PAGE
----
Press Release from the Global Warming Policy Foundation
Important new paper challenges IPCC’s claims about climate sensitivity
London, 20 September - A new paper reduces the estimate of climate sensitivity – the amount of warming expected for a doubling of carbon dioxide concentrations – by one third. The results therefore suggest that future global warming will be much less than expected. The paper, by independent scientist Nic Lewis, has just appeared in the journal Climate Dynamics. It is an important challenge to the official view of the Intergovernmental Panel on Climate Change (IPCC). Lewis has critiqued a 2020 assessment of climate sensitivity by Sherwood et al., which strongly influenced the IPCC’s Sixth Assessment Report, in 2021. Lewis commented: "It is unfortunate that Sherwood et al.'s assessment of climate sensitivity, which underpinned the UN Framework Convention on Climate Change, contained such serious errors, inconsistencies and deficiencies in its methods". After correcting the Sherwood et al. methods and revising key input data to reflect, primarily, more recent evidence, the central estimate for climate sensitivity comes down from 3.1°C per doubling of CO2 concentration in the original study to 2.16°C in the new paper.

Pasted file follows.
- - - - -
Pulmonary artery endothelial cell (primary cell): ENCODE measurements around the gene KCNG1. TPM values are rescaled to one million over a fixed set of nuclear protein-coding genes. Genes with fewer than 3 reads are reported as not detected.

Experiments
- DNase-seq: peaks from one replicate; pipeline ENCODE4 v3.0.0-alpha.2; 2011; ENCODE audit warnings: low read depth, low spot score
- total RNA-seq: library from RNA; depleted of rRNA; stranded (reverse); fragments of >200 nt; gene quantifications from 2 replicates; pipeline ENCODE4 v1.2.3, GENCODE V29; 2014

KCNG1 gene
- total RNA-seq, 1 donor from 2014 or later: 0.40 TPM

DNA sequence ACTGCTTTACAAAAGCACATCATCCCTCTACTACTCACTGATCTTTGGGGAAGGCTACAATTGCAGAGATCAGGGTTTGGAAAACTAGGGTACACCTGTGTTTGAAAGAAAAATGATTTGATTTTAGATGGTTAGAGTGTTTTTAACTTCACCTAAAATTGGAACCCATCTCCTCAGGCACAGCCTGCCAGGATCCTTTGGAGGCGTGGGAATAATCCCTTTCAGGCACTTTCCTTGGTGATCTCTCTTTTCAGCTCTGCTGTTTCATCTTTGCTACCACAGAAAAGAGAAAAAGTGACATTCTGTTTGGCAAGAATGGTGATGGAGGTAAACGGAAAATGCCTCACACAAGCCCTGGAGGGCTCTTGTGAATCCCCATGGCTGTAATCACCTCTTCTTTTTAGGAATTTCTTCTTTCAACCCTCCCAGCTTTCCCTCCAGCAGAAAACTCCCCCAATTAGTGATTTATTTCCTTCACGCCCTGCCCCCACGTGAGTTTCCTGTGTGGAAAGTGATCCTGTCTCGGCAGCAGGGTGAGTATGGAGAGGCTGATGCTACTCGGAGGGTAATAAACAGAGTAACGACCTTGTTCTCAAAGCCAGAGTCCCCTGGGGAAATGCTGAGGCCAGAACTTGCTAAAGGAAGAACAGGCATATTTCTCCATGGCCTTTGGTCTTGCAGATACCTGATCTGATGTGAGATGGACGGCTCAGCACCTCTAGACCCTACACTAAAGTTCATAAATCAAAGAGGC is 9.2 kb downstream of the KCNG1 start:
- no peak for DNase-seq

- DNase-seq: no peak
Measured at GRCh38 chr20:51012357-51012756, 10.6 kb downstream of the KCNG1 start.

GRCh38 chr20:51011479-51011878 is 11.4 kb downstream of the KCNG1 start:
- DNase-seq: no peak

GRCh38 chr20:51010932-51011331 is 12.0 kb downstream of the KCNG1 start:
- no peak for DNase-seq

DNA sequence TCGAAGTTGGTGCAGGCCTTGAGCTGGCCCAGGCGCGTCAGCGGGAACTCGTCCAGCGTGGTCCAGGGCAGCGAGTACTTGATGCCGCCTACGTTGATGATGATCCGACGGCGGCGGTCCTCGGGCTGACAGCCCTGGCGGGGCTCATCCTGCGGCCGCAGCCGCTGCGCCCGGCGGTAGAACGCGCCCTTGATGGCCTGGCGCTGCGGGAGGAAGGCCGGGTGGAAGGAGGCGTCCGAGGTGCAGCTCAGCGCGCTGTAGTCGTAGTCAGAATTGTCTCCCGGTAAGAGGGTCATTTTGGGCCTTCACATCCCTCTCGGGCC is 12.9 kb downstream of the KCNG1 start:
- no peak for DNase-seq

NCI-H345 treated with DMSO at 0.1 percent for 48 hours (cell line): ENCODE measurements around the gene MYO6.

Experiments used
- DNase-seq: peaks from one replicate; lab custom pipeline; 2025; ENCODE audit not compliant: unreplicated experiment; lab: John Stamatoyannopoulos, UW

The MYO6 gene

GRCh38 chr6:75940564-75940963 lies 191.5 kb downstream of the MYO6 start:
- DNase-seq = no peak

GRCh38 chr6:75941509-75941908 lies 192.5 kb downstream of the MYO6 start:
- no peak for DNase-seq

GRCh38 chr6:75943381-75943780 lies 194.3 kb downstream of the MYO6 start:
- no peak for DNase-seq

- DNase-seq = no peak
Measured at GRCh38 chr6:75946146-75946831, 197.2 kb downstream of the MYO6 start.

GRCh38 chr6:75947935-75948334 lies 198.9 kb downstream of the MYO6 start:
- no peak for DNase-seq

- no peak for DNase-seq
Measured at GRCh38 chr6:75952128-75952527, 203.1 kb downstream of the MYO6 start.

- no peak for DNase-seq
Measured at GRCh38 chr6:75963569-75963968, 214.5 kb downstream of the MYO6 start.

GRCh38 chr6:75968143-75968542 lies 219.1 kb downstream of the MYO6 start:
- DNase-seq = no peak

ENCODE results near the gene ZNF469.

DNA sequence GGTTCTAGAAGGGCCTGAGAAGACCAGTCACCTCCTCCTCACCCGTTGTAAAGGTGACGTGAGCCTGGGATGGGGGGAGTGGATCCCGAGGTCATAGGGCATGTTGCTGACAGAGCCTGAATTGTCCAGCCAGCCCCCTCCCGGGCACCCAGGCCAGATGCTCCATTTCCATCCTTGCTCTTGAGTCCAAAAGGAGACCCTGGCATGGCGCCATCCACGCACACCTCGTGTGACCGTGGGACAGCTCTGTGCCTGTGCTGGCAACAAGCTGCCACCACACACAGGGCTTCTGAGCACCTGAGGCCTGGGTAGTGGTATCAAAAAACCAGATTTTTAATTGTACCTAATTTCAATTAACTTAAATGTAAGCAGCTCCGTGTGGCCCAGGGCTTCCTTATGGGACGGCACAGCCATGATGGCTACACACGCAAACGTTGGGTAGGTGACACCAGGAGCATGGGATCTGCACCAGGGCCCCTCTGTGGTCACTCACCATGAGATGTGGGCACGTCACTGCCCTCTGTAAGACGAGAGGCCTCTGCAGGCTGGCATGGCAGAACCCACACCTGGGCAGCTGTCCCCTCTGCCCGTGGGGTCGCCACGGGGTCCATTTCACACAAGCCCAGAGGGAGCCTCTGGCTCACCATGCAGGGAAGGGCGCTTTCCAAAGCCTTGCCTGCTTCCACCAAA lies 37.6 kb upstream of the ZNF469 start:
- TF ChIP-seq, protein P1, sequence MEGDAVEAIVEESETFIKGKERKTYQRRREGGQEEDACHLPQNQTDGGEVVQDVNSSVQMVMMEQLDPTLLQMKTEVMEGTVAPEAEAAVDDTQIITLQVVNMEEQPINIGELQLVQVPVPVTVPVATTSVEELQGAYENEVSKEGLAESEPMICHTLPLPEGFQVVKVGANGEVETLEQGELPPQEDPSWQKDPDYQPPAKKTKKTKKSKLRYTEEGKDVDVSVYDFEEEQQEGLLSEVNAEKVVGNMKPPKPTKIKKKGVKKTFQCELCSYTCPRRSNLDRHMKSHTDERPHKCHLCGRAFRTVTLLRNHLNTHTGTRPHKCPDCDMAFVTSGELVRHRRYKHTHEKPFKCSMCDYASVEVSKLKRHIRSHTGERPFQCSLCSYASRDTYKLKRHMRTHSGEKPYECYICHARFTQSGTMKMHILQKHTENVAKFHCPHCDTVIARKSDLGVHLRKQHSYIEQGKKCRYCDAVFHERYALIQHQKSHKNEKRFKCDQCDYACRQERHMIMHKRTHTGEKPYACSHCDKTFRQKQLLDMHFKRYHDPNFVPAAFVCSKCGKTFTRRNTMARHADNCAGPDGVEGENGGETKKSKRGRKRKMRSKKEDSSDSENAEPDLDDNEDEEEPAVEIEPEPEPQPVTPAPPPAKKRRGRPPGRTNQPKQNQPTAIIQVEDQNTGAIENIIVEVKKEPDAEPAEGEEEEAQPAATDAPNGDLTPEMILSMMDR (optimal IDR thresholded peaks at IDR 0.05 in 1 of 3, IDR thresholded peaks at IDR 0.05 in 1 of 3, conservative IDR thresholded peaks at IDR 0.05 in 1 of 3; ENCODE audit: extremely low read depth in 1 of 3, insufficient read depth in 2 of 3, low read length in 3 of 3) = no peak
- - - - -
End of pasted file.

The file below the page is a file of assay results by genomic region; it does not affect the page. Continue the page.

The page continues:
This large reduction shows how sensitive climate sensitivity estimates still are to input assumptions, and that values between 1.5°C and 2°C remain quite plausible.
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